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Recycling Soap And Promoting Sanitation


According to World Health Organization (WHO) approximately over two million children die each year of preventable diseases like pneumonia and diarrhoea. India ranks first when it comes to death of children under the age of five years caused by diarrhoea. This can be easily prevented by regular hand washing with soap and maintaining regular hygiene. Soap a common household item across the globe is still not accessible to many people. Erin Zaikis is a US-resident, who is working towards improving accessibility to sanitation through its programme Sundara. The organisation focuses on giving-out recycled soaps to children who otherwise did not have access to a basic sanitation need.

P1000750-300x225The journey for Zaikis began, when she came across Danny Boyle’s Slumdog Millionaire (2008). The thought of people living in slums under poor conditions moved her. She says that it made her realise how lucky she has been to have grown-up in a healthy lifestyle, but then it struck what about others and what could she do to help them. During her first visit to India, she worked as a volunteer for an NGO that helped rehabilitation of sexually assaulted women. In 2013, while working at Thailand-Myanmar border, she discovered that many children there had no idea what soap was, “When I asked their parents what they used for washing they replied ‘water’,” she mentioned. She realised that while she used to get a soap everyday from the hotel where she was staying a few kilometres away, children there didn’t even know what soap is. “I bought a few dozen soaps and took it to the workshop, many children were playing with it some even tried to eat it,” said Zaikis. P1000775-300x225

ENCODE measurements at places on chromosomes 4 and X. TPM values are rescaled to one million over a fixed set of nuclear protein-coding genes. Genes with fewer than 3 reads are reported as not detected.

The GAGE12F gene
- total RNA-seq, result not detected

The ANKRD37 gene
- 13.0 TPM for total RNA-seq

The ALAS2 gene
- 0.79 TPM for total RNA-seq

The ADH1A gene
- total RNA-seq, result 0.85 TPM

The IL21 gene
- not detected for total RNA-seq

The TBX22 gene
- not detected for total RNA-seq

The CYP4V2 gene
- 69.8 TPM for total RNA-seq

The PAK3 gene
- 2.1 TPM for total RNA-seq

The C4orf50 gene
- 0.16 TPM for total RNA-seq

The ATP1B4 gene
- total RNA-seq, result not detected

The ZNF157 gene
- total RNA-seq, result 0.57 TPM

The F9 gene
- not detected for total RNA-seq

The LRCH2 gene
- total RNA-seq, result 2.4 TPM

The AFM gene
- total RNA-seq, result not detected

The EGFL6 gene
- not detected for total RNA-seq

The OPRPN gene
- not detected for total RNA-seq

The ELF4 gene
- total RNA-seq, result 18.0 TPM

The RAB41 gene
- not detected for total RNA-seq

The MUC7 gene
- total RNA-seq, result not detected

“We started experimenting with used soaps and tried different methods for recycling them which would be cost effective and could be made easily available to the needy,” said Zaikis. In 2014 when she came back to India to take this pilot programme ahead, she realised that being a foreigner, it was hard convincing hotels to donate their used soaps for recycling. “Many hotels were quite sceptical about this idea and thought that donating soaps to a foreigner like me may create legal problems for them,” says Zaikis.
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